Memory MHz Benchmark Impact
Now that we know how much of an impact the CPU clock frequency has in our benchmarks, the next logical step is to find out how the memory clock frequency affects the results. We used CL2.5-4-3-7 timings and changed only the memory speed divider settings throughout the benchmark runs. For this test, disabling the L2 cache actually did produce some interesting results, so we decided to include those graphs.
As you can see, increasing memory clock speed actually helps squeeze the maximum performance out of the system. However, in SuperPI and 3Dmark - which reflect real world performance - we see tiny 5.2% and 3.5% performance increases, respectively, from a big 45% increase in memory clock frequency. Bear in mind that this is 3DMark2001, which, in contrast to newer versions of 3DMark, actually is somewhat bottlenecked by CPU speed or even memory speed when used with a new, yet reasonably-priced, graphics card. This will not necessarily be the case with modern games or benchmarks.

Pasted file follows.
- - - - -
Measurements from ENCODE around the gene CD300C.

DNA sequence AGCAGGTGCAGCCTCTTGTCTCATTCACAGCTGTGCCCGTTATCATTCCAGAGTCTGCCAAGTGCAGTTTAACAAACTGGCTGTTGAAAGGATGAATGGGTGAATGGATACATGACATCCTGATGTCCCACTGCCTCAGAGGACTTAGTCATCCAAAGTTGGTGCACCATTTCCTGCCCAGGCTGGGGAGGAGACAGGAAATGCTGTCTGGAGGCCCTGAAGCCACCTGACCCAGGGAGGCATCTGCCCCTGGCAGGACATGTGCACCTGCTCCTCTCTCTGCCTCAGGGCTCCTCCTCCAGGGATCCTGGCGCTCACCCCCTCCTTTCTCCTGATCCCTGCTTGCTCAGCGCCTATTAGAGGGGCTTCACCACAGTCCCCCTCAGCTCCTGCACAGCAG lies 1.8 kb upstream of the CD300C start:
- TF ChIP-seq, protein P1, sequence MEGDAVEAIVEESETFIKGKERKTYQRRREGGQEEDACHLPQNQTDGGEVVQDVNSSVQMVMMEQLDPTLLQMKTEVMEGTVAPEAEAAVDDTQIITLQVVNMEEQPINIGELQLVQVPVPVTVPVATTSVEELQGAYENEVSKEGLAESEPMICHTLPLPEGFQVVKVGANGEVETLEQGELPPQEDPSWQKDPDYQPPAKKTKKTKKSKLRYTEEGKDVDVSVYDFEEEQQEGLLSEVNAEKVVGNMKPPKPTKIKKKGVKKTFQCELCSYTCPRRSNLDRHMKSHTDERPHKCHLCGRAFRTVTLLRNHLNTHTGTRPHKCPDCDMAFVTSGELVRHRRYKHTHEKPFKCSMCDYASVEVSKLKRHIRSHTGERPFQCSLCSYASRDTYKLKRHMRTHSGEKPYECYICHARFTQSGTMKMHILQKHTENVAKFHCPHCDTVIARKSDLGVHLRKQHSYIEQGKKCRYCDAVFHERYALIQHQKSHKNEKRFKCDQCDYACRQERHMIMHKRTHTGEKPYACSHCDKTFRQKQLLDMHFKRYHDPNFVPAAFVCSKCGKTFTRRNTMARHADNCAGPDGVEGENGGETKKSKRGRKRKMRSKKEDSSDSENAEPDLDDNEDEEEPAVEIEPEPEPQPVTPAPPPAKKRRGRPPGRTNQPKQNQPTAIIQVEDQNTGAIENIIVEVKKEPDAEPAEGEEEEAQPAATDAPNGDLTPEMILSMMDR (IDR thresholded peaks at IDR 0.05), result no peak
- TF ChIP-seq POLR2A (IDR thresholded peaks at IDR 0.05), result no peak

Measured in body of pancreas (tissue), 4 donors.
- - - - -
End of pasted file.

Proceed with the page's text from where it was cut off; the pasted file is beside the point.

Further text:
Also, remember that we used the same timings for all memory speeds. This means that if you end up in a situation where you are choosing between DDR400 and DDR600, the effective difference will actually be quite small, since DDR400 can run tighter timings. Exactly how much of a difference this makes we'll examine shortly.
Now let's take a look at how performance scales when changing the system memory timings.
Correct me if I'm wrong, but shouldn't this be written as, "the MHz clock speed of the Athlon 64 and Opteron is the product of the HyperTransport speed (HTT) and the multiplier of the CPU."